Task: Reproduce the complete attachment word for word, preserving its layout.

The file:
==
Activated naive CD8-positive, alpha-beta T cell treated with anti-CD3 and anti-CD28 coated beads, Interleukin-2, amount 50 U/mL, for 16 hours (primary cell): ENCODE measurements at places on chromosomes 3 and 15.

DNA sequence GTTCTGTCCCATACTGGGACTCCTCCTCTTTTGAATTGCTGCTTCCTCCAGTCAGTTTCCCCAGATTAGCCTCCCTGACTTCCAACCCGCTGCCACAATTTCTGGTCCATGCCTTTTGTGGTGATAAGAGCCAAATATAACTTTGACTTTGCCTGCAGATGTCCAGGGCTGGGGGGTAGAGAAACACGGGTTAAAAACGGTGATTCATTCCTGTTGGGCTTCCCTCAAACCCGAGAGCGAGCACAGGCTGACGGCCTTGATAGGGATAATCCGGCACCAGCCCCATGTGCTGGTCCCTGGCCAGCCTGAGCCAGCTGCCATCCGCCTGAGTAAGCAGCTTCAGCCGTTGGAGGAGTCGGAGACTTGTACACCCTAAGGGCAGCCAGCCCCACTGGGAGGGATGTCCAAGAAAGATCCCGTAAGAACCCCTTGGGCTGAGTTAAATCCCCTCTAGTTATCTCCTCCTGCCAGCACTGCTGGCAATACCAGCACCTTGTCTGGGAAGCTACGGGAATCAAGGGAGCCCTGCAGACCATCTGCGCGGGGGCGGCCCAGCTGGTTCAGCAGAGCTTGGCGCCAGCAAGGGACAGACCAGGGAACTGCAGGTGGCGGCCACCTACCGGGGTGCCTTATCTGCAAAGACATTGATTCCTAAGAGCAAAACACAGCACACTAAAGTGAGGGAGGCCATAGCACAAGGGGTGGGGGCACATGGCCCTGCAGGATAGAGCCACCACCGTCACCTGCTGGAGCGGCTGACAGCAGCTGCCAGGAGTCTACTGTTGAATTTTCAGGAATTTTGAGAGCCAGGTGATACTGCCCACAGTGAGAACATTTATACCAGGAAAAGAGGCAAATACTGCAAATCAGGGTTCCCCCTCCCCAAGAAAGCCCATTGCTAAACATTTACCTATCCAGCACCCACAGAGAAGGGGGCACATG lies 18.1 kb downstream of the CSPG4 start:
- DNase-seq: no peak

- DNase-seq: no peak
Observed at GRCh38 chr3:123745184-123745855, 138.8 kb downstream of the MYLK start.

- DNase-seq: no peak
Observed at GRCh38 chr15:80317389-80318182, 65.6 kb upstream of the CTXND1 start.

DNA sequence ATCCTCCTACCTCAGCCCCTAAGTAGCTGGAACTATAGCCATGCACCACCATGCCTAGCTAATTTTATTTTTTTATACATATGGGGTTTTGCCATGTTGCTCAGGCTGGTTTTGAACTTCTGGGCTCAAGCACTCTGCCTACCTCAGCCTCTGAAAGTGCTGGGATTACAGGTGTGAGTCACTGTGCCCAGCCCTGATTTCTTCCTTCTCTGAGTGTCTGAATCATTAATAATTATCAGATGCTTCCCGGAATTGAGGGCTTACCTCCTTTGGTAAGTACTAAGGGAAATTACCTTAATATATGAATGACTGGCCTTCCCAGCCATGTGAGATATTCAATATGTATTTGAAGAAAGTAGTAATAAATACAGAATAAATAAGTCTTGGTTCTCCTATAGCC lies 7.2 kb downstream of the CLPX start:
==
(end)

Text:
Activated naive CD8-positive, alpha-beta T cell treated with anti-CD3 and anti-CD28 coated beads, Interleukin-2, amount 50 U/mL, for 16 hours (primary cell): ENCODE measurements at places on chromosomes 3 and 15.

DNA sequence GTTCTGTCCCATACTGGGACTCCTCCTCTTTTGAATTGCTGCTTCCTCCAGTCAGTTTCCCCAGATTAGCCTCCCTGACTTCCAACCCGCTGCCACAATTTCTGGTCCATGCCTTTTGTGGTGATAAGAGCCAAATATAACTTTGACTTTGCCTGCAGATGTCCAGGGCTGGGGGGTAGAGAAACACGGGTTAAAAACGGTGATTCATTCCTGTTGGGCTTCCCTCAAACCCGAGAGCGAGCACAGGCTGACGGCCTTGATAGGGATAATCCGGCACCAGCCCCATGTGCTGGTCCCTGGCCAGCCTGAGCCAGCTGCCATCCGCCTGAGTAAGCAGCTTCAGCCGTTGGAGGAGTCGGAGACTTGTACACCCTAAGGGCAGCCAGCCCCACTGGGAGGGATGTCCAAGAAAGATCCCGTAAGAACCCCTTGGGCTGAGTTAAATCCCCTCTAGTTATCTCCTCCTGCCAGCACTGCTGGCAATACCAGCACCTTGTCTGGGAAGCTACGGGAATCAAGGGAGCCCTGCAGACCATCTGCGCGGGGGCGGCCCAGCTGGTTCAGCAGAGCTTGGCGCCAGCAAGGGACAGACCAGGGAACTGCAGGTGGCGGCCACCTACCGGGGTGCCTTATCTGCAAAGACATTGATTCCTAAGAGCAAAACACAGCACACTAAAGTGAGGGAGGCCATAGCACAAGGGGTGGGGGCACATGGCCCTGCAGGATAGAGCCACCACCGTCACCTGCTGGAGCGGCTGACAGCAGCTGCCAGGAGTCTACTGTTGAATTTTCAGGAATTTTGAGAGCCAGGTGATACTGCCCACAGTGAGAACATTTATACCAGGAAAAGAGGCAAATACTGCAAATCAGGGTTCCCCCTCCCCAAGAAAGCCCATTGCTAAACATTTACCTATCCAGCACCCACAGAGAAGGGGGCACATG lies 18.1 kb downstream of the CSPG4 start:
- DNase-seq: no peak

- DNase-seq: no peak
Observed at GRCh38 chr3:123745184-123745855, 138.8 kb downstream of the MYLK start.

- DNase-seq: no peak
Observed at GRCh38 chr15:80317389-80318182, 65.6 kb upstream of the CTXND1 start.

DNA sequence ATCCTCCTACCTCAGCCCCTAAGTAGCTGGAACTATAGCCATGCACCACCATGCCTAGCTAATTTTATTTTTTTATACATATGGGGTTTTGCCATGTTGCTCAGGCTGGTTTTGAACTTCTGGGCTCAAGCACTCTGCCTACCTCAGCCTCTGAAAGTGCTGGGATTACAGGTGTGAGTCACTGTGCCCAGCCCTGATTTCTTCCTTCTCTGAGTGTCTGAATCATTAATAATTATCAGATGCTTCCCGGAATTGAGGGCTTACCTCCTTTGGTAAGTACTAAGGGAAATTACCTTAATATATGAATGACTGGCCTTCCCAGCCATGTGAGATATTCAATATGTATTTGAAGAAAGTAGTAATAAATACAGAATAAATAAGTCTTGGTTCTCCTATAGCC lies 7.2 kb downstream of the CLPX start: